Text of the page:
I already have a gtx280. I want to keep the card, and try not to expand using SLI. The 280 has only two DVI outputs, so what kind of adapters are you referring to? I would love to find the right kind of adapter that will let me mirror my second monitor to a third, but Id like to be point in the right direction before i go spending a ton of bucks.

If I am misunderstanding you, or complete oblivious to something that I should really know, I apologize.

I got the GTX280 because I really needed this computer to do everything for me when I bought it. I do do a ton of 3d modeling, and some 3d rendering, plus lots of autocad. Also I figured since I was going to be building a hefty computer, why not make it able to do graphics intense game and do the htpc thing. Ive been happy with it all day and all night.

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a b U Graphics card
March 7, 2011 9:09:50 PM

Oh, that's what I was wondering. You didn't mention games, but said "work" and I was wondering where you needed something as powerful as a GTX 280. It'll make a difference in 3D modeling.

It looks to me like the DVI-Splitter is a solid option, but like you said, there are problems with it. I cannot guarantee that your card outputs a strong enough signal to reach both displays or that it won't have that conflict with determining the correct primary display. It should help significantly if both displays have identical native resolution (eg: 1920x1080).

You can be pretty much guaranteed a second GeForce video card would do the trick and allow an independent 3rd display, but you say you're short on space? You just have to make sure the card is 1080p compatible. I'm not certain mixing Radeon & GeForce cards always works smoothly, you'd have to research that, but it is easier to find low-end Radeons that can handle HD video and transcode video at higher resolutions.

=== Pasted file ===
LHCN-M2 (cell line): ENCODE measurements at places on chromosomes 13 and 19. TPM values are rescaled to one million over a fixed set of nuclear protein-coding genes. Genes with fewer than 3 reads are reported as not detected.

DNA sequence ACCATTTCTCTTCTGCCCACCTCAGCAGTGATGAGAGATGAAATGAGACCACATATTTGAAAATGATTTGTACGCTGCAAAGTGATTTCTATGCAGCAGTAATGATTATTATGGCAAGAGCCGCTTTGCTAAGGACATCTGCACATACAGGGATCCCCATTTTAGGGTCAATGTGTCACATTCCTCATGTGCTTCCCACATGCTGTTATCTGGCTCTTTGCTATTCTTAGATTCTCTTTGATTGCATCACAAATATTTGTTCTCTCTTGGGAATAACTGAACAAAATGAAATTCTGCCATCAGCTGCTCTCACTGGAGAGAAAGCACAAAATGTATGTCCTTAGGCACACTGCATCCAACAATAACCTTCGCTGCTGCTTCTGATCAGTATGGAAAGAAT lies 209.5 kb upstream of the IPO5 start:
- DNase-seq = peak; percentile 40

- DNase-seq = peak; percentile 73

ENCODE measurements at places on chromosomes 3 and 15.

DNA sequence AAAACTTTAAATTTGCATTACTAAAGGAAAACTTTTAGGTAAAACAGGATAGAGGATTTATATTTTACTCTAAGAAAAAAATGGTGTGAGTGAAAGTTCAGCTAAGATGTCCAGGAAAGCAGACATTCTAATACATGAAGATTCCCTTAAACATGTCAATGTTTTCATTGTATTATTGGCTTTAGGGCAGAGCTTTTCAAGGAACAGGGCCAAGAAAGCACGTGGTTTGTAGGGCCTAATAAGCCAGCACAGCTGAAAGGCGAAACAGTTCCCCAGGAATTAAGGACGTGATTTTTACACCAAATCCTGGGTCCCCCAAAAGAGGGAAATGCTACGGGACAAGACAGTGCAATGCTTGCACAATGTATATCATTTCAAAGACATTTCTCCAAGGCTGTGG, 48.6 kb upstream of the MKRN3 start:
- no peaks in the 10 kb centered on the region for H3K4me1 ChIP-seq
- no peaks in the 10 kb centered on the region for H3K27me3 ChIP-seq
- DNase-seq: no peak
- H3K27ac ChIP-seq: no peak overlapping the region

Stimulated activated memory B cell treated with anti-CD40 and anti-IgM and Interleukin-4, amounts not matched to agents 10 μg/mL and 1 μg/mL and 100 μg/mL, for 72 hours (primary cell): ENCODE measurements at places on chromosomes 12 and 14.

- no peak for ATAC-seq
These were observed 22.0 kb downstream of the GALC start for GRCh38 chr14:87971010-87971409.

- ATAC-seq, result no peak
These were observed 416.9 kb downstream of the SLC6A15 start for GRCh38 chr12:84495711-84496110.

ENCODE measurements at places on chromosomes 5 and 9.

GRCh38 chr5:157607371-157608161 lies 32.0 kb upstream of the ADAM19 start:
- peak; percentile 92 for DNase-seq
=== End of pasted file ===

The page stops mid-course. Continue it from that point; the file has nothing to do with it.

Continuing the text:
The S-Video can be used to clone a display, but only up to 720p or so--which is lower than the resolutions you'll be using.

These EVGA USB solutions do HD resolution, but are a bit pricey. There may be other USB alternatives: http://www.evga.com/products/prodlist.asp?switch=10.
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March 7, 2011 9:30:28 PM

Best answer selected by mrkhsm.
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March 7, 2011 9:37:43 PM


Man thank you for your help. I think i'll try to split the dvi cable with a Y splitter first, and if that doesn't work, ill convert the dvi to hdmi, and split with an amplifier/splitter.

Thanks again for your help, if the dial link dvi is strong enough to push two identical resolution displays with a cheap $20 splitter, ill be the happiest guy on the planet... and even if not, i think i know what is a good way to do it.

Thanks for the usb solutions from EVGA too, that explains a lot. the UV19 looks like it can handle a crazy high resolution, I had no idea that that much data could stream over usb 2.0 bandwidth! Even that is not a bad idea now. I wonder if Windows will recognize the usb display in the standard display properties area, or if evga supplies a seperate software that is necessary to customize.

Take care :sol: 
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a b U Graphics card
March 7, 2011 10:12:36 PM

You're welcome. Amazon had some splitters at a bit lower than $20. And most of the time, a cable is a cable, regardless of price (exceptions exist, such as LONG [>>5m] HDMI cables).